The shocking pictures of devastation caused by plastic waste in newspapers and on David Attenborough’s recent Blue Planet II series have led many more of us to voice our growing concern for our planet. In January, the Government pledged to eradicate the use of all “avoidable plastic” in the next 25 years. This will be achieved partly by extending the 5p plastic bag charge – already introduced with huge success to supermarkets across Britain – to all shops across England. There are also proposals to tax throwaway cups and introduce a bottle deposit scheme: these have been operating for many years in Scandinavia and customers are charged extra for a drink in a re-usable bottle and get the money back when they return it.
How many of these initiatives will get the go-ahead in reality?. If most or all are put into practice, it will confirm that the government has finally got serious about plastic, instead of using it simply for positive spin.
One reason for us all to get serious about plastic waste is China’s recent ban on imports of “foreign waste”. Europe generates 25 million tonnes of plastic waste a year but only recycles about a third of it. Most of the rest used to be shipped to China – but now it needs to be disposed of in Europe and elsewhere. This has led to the EU aiming to significantly reduce the use of disposable plastic and microbeads. Plastic that doesn’t get recycled can end up in the sea, where it poses a significant risk to marine life.
The plastic waste problem is so bad that plastic now makes up 85 per cent of all beach litter, and plastic waste littering the ocean is set to treble within the next ten years if action is not taken. There is a huge pile of plastic waste floating in the Pacific Ocean, known as the Great Pacific Garbage Patch. It contains 1.8 trillion pieces of plastic and weighs around 80,000 tonnes, the equivalent of 500 jumbo jets and is more than twice the size of France in area. The plastic is from a variety of sources but includes household products and plastic bottles.
Chris Packham has called the Government’s 25 year plan to reduce plastic waste “embarrassing” in its vagueness and far-off targets. Packham said: “I’m not sure people fully appreciate that a bottle top dropped on a pavement in London or Manchester can so easily be washed into the English Channel, Irish Sea or Atlantic” and says the situation won’t change unless we take the matters of plastic waste and the environment into our own hands. “It is about do-it-yourself. And if we don’t do it, then we are just doing ourselves in.”
The Blue Planet II series has helped raise awareness about plastic pollution and people in Britain say they are far more aware of the problem matter than they were a year ago, according to research by the Sky Ocean Rescue campaign. Now 45 per cent of people sometimes try to avoid products packaged in plastic but 27 per cent rarely or never do. It’s not easy to avoid plastic packaging when you shop in major supermarkets and have to rush with the children in tow or when you’re on the way home and just need to eat.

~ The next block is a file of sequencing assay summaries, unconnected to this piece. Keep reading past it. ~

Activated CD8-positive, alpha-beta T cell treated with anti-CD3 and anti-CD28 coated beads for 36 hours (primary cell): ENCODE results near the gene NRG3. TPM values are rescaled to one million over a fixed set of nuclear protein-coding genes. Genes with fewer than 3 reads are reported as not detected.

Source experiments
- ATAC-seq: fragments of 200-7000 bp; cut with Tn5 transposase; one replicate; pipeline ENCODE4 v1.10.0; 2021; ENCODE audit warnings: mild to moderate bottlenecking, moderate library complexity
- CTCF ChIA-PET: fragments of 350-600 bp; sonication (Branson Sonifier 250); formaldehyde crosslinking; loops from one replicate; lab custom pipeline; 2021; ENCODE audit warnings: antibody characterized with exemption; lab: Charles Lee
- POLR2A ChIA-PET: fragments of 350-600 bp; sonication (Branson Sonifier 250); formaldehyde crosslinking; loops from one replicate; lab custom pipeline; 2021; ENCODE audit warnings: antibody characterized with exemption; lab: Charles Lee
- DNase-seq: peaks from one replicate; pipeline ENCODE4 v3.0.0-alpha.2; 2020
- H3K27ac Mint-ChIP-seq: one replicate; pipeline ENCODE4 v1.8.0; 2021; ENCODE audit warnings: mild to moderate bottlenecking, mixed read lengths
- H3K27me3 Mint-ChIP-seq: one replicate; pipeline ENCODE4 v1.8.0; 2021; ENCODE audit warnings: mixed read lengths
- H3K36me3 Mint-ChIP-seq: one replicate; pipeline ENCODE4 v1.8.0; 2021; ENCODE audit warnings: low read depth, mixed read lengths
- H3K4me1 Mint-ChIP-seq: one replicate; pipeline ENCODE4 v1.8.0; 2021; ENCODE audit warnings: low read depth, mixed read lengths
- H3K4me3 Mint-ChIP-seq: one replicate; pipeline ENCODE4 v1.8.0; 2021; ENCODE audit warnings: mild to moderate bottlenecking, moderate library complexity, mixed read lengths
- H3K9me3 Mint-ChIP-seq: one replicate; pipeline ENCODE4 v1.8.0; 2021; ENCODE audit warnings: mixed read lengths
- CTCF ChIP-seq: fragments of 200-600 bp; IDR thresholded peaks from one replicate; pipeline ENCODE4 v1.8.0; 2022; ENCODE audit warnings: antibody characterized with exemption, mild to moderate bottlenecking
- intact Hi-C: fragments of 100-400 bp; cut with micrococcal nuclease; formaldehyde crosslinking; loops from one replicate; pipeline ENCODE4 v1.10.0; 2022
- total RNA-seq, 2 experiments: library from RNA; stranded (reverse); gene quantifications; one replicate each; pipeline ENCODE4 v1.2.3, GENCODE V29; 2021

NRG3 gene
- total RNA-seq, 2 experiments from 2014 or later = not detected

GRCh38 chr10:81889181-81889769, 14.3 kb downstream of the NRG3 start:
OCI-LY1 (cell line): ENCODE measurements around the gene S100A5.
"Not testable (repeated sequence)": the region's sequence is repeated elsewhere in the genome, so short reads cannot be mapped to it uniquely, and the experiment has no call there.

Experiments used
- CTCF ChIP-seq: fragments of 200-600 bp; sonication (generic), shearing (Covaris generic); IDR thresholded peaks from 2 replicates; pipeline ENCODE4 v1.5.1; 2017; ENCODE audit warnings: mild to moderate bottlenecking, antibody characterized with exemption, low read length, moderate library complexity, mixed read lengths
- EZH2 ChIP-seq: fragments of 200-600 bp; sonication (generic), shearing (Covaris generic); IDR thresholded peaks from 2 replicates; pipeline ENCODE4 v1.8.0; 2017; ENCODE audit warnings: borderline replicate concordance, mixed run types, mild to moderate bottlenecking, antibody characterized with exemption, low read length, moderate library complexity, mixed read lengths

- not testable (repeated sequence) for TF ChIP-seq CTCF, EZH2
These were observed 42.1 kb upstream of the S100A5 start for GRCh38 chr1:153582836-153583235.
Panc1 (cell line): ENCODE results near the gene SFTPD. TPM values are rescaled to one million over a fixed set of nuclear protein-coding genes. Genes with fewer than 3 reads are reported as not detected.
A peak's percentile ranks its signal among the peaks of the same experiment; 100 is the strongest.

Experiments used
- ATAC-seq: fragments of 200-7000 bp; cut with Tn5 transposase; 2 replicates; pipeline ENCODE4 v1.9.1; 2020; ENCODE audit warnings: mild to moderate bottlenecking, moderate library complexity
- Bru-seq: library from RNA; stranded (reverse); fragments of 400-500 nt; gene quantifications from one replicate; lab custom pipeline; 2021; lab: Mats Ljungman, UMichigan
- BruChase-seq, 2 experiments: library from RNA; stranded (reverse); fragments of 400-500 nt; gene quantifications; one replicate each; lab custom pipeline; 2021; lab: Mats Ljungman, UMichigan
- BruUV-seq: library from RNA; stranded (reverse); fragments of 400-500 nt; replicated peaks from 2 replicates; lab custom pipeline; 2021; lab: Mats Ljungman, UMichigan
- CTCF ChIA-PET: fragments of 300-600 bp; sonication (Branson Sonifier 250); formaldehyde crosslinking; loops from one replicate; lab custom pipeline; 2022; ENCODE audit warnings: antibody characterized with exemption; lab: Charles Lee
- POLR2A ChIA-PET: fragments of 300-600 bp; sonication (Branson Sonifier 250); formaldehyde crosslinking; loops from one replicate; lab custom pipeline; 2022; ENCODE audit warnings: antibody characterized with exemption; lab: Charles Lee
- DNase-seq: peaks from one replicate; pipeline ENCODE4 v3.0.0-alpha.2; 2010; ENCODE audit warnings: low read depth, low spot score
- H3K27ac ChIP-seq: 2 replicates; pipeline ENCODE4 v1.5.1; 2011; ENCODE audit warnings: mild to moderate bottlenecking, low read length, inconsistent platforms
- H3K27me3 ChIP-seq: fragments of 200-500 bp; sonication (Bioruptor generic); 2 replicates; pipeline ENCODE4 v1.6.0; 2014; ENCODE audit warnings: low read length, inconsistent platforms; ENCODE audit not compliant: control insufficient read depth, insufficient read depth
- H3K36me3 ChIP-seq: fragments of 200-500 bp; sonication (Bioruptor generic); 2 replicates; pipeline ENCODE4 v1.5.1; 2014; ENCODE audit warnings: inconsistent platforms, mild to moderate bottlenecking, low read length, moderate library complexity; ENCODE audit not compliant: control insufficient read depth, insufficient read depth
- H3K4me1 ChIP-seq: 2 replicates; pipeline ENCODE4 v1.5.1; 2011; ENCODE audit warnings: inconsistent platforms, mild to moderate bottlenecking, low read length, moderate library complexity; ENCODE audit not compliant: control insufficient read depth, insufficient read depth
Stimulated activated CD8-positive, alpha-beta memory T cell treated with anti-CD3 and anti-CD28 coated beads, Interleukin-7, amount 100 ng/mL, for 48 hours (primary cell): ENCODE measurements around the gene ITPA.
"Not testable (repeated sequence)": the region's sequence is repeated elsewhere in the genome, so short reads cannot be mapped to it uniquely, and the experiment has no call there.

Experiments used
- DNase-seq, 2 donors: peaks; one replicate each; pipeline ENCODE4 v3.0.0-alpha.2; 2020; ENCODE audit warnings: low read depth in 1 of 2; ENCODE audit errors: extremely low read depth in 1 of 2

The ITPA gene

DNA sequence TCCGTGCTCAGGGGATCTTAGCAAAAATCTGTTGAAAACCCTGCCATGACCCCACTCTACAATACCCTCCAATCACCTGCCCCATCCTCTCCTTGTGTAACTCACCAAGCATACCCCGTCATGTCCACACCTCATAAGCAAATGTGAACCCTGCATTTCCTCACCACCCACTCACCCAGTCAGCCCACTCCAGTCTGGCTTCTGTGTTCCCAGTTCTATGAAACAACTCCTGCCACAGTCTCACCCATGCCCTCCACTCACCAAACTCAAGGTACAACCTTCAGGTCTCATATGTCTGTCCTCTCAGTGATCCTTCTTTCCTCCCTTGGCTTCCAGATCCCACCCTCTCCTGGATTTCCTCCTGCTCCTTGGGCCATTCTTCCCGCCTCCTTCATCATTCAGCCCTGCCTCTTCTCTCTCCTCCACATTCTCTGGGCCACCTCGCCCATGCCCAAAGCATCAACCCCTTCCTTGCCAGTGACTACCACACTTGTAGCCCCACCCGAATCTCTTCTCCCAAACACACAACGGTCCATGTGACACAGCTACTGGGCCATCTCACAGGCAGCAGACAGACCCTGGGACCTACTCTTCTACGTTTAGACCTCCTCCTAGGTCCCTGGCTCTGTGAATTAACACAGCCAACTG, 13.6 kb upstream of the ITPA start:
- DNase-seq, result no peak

Inspired by the success of the plastic carrier bag campaign, companies including Nestle, Coca Cola and Unilever have, alongside supermarkets, signed a “plastics pact”, supported by charity WRAP. The pledge means companies have committed to making all of their plastic packaging recyclable or reusable by 2025.
Campaign group A Plastic Planet is bidding to convince UK supermarkets that a Plastic Free Aisle would be both good for business and the environment. Providing a supermarket aisle featuring only goods sold in biodegradable packaging would make it quick and easy for us to reject goods laden with single-use plastic.
But until the supermarkets and brands reduce the plastic packaging they use for our groceries and produce, the best way for most people to easily cut their plastic footprint is to carry reusable coffee cups, shopping bags and water bottles – and not to use drinking straws, according to Greenpeace UK oceans campaigner Will McCallum.
And in the meantime when you have a piece of plastic in your hand to dispose of in the kitchen, remember that only a third of plastic waste is currently recycled in the UK. Putting plastic into your recycling bin means it stands the best chance of being recycled and reused, being made into new containers and packaging, fleece clothing or bin liners, and increasingly more permanent items are being made from the plastics you can recycle, including furniture, fencing, kerb stones, drainpipes, signage and automotive parts.
We can’t get rid of all plastics, and plastic remains a useful material. It’s not intrinsically harmful in its own right, the harm is caused by how we dispose of it. Plastic remains in circulation unless it’s burnt. So by recycling it into new products, at least it will still be in a place where it is being useful to us and potentially replacing wood, stone and other natural materials.
Around 100,000 marine animals and one million birds are killed each year due to either consuming or getting tangled in plastic waste. Nine out of ten seabirds are thought to have plastic in their stomachs, we don’t yet know the effects of eating fish containing plastic traces, and last week a whale was discovered in a Thai canal with eighty plastic bags weighing 8kg in its stomach.
So don’t think that you can’t make a difference on your own and that there is no point in recycling your plastics. If more of us recycle, and more recycling plants are developed in response to our need to recycle our own plastic waste, more plastic will be put to good use and controlled, instead of ending up in the seas.